Advanced Bass Fishing Techniques: Winter Tips

Winter here has been a wild ride so far. One week the “high” is in the teens; the next, it is in the 50s. This results in a wide range of fishing conditions. Some lakes were reporting 6 inches of ice. Others have areas of open water so proceed with caution. “Old ice” that has formed again after a melt is not as strong as new ice.  

Here are a few advanced bass fishing tips for winter:

If the ice is safe, (for example, I got a report that some of the ice in Minnesota is over 24” thick!) scale down your tackle. Light line prevents from spooking fish, and although thin line is much easier to break, a cold bass will lack the power of a warm one. Just be patient.

When fishing for bass through ice, many anglers like to use smaller lures. Soft plastics of less than 3 inches attached to a drop shot rig may be just the ticket. However, some maintain that winter bass prefer not to bother with the small lures and insist on larger baits such as live golden shiners or small sunfish.

When fishing at least partially open water, keep in mind that the edges of shelf ice may act like the edge of a giant frozen lily pad when bass fishing. Lures such as spoons and lipless crankbaits are terrific at getting reaction strikes if you let them flutter down. An underspin lure like a Road Runner dragged across the bottom can awaken sluggish, cold bass. And a painfully slow jerkbait presentation is one of my wintertime favorites.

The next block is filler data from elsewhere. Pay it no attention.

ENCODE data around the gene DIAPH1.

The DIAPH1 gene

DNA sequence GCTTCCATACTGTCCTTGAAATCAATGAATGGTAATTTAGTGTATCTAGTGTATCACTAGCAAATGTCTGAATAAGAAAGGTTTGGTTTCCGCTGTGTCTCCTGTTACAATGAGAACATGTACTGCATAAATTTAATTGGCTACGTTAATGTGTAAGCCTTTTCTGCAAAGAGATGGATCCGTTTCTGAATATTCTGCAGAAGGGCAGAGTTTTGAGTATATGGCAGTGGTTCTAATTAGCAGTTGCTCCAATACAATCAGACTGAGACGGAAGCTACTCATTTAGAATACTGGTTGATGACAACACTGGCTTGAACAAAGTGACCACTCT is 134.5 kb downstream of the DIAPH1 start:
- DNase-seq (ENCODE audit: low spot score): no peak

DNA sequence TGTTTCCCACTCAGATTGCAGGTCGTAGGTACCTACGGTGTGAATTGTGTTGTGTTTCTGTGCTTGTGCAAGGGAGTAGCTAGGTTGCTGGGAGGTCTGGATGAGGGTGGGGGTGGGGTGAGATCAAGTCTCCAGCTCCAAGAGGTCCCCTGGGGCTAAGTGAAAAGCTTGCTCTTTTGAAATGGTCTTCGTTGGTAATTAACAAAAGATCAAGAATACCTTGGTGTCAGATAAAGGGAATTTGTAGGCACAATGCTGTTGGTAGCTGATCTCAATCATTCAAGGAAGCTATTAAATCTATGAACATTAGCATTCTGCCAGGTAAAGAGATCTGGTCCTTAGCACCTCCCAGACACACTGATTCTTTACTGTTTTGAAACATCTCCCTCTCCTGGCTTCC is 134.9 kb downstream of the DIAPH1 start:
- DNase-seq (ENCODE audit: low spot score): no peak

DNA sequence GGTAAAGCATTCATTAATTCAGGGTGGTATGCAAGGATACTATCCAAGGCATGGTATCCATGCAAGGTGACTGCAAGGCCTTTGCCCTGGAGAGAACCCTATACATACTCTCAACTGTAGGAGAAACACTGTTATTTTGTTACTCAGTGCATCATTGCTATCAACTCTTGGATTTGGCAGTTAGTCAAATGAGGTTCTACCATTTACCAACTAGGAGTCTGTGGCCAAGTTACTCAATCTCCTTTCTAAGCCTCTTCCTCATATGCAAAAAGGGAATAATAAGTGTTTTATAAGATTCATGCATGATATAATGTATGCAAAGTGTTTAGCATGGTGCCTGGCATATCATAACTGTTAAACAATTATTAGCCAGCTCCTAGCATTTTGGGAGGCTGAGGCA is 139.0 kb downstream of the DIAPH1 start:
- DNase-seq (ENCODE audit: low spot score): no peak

Depending on what conditions you find, there are a variety of advanced bass fishing techniques that may work this time of year. Experiment until you get dialed in on what the bass want. Part of the fun of fishing is the discovery. And I just discovered no open water and that the ice is too thin, so I might head to a boat show and try to pick up some more advanced bass fishing techniques.  

 
Andy Whitcomb

Andy Whitcomb

Andy Whitcomb is a columnist, outdoor humorist, and stressed-out Dad. He says there are “people who fish”… and there are “fishermen”.  One of the few things he knows is that he is a “fisherman”...  To the point it could be classified as borderline illness.  Sharing this obsession is rewarding, therapeutic. He likes to encourage people to “stop and smell the crappie."  Enjoys catching fish, but gets a greater thrill out of helping someone else hook up.
Born in Florida, but raised on the banks of Oklahoma farm ponds. Now relocated to western Pennsylvania. He has fished, worked, lived all around the US.  He has a B.S. in Zoology from Oklahoma State as well...
And he met his wife while electrofishing. He has been contributing weekly to www.takemefishing.org since 2011.